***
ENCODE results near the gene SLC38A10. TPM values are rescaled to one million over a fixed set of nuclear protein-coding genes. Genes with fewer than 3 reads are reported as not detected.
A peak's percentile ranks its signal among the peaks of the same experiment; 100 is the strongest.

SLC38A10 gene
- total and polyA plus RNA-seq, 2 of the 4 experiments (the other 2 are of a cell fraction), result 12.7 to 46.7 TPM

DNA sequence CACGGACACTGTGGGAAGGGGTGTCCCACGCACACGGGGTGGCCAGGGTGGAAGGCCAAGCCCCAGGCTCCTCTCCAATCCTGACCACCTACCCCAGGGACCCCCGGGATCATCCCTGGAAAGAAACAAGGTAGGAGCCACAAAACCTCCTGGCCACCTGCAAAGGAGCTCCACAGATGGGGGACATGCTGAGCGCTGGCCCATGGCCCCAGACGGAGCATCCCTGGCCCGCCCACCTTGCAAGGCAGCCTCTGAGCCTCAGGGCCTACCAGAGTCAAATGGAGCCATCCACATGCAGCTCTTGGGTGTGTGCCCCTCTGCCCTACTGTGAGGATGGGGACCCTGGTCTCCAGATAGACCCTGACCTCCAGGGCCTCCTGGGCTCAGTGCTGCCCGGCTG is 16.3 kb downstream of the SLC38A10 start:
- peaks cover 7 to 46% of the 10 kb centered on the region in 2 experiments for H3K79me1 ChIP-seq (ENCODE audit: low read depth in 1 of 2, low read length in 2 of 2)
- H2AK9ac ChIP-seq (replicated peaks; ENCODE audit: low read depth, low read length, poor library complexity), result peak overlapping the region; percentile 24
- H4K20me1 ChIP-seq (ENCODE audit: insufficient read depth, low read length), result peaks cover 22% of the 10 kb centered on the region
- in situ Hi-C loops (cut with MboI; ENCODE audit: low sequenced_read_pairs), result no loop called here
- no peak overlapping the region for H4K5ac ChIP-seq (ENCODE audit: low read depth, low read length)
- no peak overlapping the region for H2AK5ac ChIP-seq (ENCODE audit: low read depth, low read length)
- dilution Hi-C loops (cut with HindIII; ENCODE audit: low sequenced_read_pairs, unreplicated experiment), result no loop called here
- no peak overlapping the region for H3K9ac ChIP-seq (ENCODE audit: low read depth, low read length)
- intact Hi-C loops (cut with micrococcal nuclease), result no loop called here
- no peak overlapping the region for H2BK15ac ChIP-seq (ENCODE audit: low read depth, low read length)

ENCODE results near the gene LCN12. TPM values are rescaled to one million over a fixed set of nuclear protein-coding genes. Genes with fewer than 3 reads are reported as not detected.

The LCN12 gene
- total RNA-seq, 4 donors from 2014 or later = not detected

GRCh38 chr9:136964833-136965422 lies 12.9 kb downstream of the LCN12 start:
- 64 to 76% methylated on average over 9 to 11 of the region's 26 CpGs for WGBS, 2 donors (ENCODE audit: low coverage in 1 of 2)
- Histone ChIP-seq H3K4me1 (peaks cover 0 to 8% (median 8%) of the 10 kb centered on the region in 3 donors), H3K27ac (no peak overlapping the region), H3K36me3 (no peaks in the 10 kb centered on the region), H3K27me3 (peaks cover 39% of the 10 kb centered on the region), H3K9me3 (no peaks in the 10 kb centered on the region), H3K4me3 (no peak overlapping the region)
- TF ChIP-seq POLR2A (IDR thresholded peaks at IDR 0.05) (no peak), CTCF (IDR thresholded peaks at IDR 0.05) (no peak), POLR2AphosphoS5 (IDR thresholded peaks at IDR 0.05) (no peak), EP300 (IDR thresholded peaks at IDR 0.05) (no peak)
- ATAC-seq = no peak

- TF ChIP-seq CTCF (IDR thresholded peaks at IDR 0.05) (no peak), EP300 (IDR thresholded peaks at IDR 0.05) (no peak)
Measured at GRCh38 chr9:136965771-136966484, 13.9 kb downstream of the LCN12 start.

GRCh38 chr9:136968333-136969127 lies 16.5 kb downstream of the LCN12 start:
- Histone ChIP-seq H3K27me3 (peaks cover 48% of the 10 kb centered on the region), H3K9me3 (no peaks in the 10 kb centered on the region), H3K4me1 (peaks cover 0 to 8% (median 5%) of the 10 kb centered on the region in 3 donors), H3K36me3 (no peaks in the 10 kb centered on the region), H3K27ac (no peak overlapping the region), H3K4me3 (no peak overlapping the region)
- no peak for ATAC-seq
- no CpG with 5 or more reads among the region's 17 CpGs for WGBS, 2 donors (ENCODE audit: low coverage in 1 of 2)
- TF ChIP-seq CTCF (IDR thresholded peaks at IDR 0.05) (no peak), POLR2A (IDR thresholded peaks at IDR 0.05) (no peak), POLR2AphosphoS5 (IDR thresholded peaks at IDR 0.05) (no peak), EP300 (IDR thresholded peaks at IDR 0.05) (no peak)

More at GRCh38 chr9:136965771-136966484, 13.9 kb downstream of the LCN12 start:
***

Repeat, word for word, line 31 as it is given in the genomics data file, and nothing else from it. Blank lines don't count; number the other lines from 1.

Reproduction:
More at GRCh38 chr9:136965771-136966484, 13.9 kb downstream of the LCN12 start: